AN EXPLANATION has been given for the sudden disappearance of
the Abbot of Alton, the Rt Revd Dom William Hughes OSB, from Alton
Abbey, in Hampshire (above). He has retired.
The abbey is in the middle of a financial crisis, having
disclosed three weeks ago that its "critical" position meant the
introduction of austerity measures to protect its future (News, 16
The week after the announcement, Abbot Hughes, a member of the
Benedictine community for 43 years, and Abbot for the past two,
wrote to the Church Times thanking readers for their many
offers of support: "We are asking for prayer to reinforce our own
prayer for what will be an exacting journey to financial recovery.
We have faith that all will be well, with much hard work."
The Church Times published the letter last Friday, but
by that time Fr Hughes was no longer at the abbey. He did not
preside at the conventual mass on the previous Friday, and the
abbey congregation was told, on Sunday 25 August, that he had
resigned. No explanation was given, although people were told that
his departure was not connected with the financial situation.
Br Andreas Lightfoot OSB, who is supervising the abbey's
response to the financial crisis, said this week: "We had
absolutely no idea that this was coming. It came as a complete
The timing of the Abbot's departure, its suddenness, and the
lack of explanation had inevitably led to speculation among the
oblates and the abbey congregation, Br Andreas said. "But I can
assure you that the one matter was nothing to do with the
This was confirmed by Fr Hughes late on Tuesday. He is now
living in a flat nearby. "After 43 years, I got to the age of 65,
retirement age, and I felt I wanted to experience something else in
my life, to explore other things, follow other pursuits."
His birthday had been in May, and he had been contemplating a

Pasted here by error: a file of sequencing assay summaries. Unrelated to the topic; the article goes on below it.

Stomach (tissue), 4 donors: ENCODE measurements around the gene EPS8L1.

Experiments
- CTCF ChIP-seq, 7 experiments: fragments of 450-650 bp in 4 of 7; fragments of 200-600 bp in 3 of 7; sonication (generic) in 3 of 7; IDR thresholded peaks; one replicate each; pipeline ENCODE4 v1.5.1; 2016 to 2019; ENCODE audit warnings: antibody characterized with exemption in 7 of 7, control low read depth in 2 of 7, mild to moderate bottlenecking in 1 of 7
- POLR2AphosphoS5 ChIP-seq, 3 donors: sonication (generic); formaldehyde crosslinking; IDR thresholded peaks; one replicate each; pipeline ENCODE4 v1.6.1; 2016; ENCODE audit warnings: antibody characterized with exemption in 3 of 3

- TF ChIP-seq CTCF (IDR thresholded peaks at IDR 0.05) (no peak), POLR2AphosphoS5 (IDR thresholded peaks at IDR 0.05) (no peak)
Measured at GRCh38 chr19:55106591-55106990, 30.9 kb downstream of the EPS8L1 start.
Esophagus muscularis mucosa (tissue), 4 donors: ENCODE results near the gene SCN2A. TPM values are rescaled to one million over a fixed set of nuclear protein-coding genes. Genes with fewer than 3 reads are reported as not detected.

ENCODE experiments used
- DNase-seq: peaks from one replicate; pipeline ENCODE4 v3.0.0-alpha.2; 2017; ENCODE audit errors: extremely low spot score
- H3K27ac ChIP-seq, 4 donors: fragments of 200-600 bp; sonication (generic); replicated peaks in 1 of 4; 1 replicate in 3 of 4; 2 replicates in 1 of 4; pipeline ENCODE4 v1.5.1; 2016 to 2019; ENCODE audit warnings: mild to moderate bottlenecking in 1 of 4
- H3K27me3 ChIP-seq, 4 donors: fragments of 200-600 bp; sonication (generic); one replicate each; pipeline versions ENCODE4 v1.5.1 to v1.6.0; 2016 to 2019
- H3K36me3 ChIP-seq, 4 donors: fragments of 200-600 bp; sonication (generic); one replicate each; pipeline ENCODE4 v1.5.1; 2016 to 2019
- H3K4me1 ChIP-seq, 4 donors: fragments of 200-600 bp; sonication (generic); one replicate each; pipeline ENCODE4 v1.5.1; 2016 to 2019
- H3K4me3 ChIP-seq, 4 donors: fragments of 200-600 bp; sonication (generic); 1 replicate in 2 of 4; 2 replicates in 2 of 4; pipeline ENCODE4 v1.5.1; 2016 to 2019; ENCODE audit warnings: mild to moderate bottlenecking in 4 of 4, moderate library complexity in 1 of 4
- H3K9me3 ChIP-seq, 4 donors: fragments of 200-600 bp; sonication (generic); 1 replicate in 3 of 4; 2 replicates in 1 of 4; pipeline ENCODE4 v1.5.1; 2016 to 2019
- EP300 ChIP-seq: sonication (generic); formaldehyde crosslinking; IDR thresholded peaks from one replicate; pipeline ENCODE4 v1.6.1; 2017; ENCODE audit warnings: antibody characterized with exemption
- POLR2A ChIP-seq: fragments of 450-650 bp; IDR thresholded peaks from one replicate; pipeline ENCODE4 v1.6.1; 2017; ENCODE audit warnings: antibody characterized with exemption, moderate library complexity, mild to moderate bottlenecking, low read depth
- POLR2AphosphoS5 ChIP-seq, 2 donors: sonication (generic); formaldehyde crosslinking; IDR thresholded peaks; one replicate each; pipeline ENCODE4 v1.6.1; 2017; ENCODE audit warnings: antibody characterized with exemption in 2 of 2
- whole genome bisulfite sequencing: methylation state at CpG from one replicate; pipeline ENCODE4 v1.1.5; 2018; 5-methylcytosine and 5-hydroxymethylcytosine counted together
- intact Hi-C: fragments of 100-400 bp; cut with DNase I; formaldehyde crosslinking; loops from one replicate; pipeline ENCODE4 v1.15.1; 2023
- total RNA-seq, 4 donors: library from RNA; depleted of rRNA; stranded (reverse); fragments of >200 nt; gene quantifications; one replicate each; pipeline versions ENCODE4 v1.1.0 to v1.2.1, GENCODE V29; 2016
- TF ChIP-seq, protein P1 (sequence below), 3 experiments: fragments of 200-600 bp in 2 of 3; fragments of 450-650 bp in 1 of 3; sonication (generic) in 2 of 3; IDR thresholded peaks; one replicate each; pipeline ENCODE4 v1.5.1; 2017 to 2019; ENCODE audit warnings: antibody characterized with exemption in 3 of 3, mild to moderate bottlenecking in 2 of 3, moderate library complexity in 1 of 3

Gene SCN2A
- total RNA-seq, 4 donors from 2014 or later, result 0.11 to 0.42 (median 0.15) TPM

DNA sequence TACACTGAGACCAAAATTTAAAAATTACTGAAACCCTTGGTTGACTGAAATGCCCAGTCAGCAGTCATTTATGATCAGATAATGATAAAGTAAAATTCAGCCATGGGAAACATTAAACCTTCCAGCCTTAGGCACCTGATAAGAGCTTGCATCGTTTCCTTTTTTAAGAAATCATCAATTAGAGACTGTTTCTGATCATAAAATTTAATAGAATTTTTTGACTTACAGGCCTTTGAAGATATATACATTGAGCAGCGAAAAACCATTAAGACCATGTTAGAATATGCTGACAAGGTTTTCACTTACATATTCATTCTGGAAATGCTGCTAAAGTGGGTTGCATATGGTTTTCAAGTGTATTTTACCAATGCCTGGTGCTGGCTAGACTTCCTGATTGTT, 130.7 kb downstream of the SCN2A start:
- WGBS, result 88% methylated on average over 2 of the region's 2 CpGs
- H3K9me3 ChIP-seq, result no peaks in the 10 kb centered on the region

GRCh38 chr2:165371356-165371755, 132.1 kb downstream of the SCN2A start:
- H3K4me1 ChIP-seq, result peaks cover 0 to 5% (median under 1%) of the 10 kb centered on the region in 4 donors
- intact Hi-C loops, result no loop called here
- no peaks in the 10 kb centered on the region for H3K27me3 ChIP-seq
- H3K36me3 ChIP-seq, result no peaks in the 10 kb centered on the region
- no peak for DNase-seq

move since then, he said. He had prayed about it, and discussed it
with senior members of the community. "I'm not having any kind of
crisis, a male menopause, or anything like that. I just needed a
life-change. It really is as simple as that."
He agreed that the timing had been "rather inopportune", but
described this as "coincidental". "I did not leave under any kind
of shadow, or with any bad feeling. On the contrary. We're still
great friends, and parted in Christian love."
He had had no direct contact with the abbey finances, he said.
"The community gives a vow of obedience to its abbot, and so there
is a safety factor built in." The money had been dealt with by the
bursar, the assistant bursar, and an outside accountant. "I was
just presented with the accounts."
He left confident that the community was tackling its financial
problems. "I've told them that I shall keep in touch, and that I'm
available to help in any way."
His plans were still uncertain, he said. He is living on a state
pension. The move had certainly not been caused by anything
negative: "It's just one of life's mysteries. Some things you can't
explain fully." He remains in vows.
On Monday, the community re-elected the former abbot, the Rt
Revd Dom Giles Hill OSB, as Abbot Hughes's successor. There is to
be a meeting this weekend to co-ordinate responses to the financial
position. Br Andreas said that they wanted to establish a degree of
sustainability before making any formal appeal for help.